Saturday, May 11, 2019

Review: The Gentleman's Guide to Vice and Virtue

The Gentleman's Guide to Vice and Virtue by Mackenzi Lee

I started this book and my initial thought was that this is another happy go lucky adventure story of a rich spoilt kid with his best friend who he also loves romantically. Within three chapters, something about Henry "Monty" Montague gave me a feeling I was in for good fun. Yes, this book is a fun ride but it has a good handle on the emotional side of the trio (Monty, Percy and Monty's sister Felicity) who accidentally get veered towards this adventure.

Set in the 1700s it takes inspiration from the society's belief at the time about gay love, rights of the black folks and of women. As we travel across cities, it beings the beauty and culture of the cities to surface, even if briefly.  I totally adore Felicity in this story as the girl who has dreams and the brains to match but is being forced to go attend a school where her talents would go waste. She is the voice that actually helps the readers connect to Monty along with the story.  It is a coming to age kind of story that has a bit of predictable end but its the journey to reach there that is worth your time.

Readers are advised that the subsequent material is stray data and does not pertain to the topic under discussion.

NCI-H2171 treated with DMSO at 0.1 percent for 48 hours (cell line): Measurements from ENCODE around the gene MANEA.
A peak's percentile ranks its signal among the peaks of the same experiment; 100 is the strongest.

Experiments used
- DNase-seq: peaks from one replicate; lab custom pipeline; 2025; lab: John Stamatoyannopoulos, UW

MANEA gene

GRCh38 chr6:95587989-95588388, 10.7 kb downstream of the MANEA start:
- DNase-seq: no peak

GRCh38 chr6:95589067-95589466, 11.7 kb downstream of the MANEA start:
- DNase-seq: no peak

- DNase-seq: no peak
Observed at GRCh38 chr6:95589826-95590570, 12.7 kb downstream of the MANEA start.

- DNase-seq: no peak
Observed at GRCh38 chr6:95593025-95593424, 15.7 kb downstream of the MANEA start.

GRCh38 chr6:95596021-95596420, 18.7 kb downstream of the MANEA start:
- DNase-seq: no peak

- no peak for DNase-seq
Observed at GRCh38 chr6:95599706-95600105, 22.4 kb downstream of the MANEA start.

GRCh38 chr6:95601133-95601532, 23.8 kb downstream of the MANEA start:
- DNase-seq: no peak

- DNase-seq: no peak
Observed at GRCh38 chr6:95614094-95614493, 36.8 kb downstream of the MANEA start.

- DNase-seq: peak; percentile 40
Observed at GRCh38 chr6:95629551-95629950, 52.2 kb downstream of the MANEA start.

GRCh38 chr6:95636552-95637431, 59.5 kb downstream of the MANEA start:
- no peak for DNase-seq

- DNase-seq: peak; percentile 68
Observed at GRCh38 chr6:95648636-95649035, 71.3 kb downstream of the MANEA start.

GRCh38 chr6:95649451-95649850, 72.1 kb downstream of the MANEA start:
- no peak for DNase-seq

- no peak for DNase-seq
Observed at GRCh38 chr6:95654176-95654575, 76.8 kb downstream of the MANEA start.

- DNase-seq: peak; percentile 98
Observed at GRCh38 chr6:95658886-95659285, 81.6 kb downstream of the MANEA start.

I am interested to read the next part of the book now to know of the story from her eyes and perhaps just to see her make her dreams happen.

It is a quick , funny , crazy and sweet tale which is even more fun as an audiobook, narrated by Christian Coulson (sample here)

My rating: 4 of 5 stars


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Tuesday, May 7, 2019

A Stranger In the House by Shari Lapena

                      I had read 'The Couple Next Door' by Shari Lapena last year and found it to be an okay work, at best. So when I picked up her follow up thriller,' A Stranger In the House', my expectations were quite minimal. Even after getting half way through the book,my opinion didn't change that much. Initially I almost thought that I had figured out the suspense! However  towards the end, the book totally bowled me over. The two twists towards the end took me by surprise and I don't remember when was the last time that I had felt this way about a thriller. Most of the thrillers I read recently started off with a bang, plateaued in the middle to fizzle out towards the end.
               Karen and Tom live a happy life. Brigit Cruikshank is their next door neighbour and Karen's best friend. But when Karen Krupp crashes her car into a pole after running out of an old dilapidated restaurant in the shady part of New York,it leaves not only Tom but also those who know Karen quite shaken. The mystery deepens when it is revealed that a man's body is also found in the restaurant from which Karen has run out of. Why did Karen go to that abandoned restaurant in the first place? Has she got something to do with the murder?